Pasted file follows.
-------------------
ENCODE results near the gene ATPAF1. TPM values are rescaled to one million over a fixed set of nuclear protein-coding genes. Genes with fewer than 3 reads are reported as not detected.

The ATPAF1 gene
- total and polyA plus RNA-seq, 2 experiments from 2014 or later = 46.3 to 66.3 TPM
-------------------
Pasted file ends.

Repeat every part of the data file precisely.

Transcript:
ENCODE results near the gene ATPAF1. TPM values are rescaled to one million over a fixed set of nuclear protein-coding genes. Genes with fewer than 3 reads are reported as not detected.

The ATPAF1 gene
- total and polyA plus RNA-seq, 2 experiments from 2014 or later = 46.3 to 66.3 TPM